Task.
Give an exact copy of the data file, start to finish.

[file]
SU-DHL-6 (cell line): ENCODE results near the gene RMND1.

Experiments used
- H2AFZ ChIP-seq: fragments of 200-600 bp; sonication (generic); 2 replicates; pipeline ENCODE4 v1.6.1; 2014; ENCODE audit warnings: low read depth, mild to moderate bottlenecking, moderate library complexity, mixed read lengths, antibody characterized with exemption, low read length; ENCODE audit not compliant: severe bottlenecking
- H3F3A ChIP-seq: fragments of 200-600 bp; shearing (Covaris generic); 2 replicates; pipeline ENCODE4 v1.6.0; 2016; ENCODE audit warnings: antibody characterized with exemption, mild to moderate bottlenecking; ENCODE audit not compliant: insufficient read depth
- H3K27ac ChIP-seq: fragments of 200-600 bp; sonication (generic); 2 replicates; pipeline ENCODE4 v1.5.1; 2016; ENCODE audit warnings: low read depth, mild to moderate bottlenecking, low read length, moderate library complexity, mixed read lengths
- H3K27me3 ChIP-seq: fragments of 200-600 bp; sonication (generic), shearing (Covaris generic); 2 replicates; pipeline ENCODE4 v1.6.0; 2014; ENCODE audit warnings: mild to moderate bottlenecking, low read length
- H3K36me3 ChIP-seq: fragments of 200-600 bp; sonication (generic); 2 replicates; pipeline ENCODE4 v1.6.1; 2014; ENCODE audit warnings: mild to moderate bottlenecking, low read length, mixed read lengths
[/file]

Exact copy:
SU-DHL-6 (cell line): ENCODE results near the gene RMND1.

Experiments used
- H2AFZ ChIP-seq: fragments of 200-600 bp; sonication (generic); 2 replicates; pipeline ENCODE4 v1.6.1; 2014; ENCODE audit warnings: low read depth, mild to moderate bottlenecking, moderate library complexity, mixed read lengths, antibody characterized with exemption, low read length; ENCODE audit not compliant: severe bottlenecking
- H3F3A ChIP-seq: fragments of 200-600 bp; shearing (Covaris generic); 2 replicates; pipeline ENCODE4 v1.6.0; 2016; ENCODE audit warnings: antibody characterized with exemption, mild to moderate bottlenecking; ENCODE audit not compliant: insufficient read depth
- H3K27ac ChIP-seq: fragments of 200-600 bp; sonication (generic); 2 replicates; pipeline ENCODE4 v1.5.1; 2016; ENCODE audit warnings: low read depth, mild to moderate bottlenecking, low read length, moderate library complexity, mixed read lengths
- H3K27me3 ChIP-seq: fragments of 200-600 bp; sonication (generic), shearing (Covaris generic); 2 replicates; pipeline ENCODE4 v1.6.0; 2014; ENCODE audit warnings: mild to moderate bottlenecking, low read length
- H3K36me3 ChIP-seq: fragments of 200-600 bp; sonication (generic); 2 replicates; pipeline ENCODE4 v1.6.1; 2014; ENCODE audit warnings: mild to moderate bottlenecking, low read length, mixed read lengths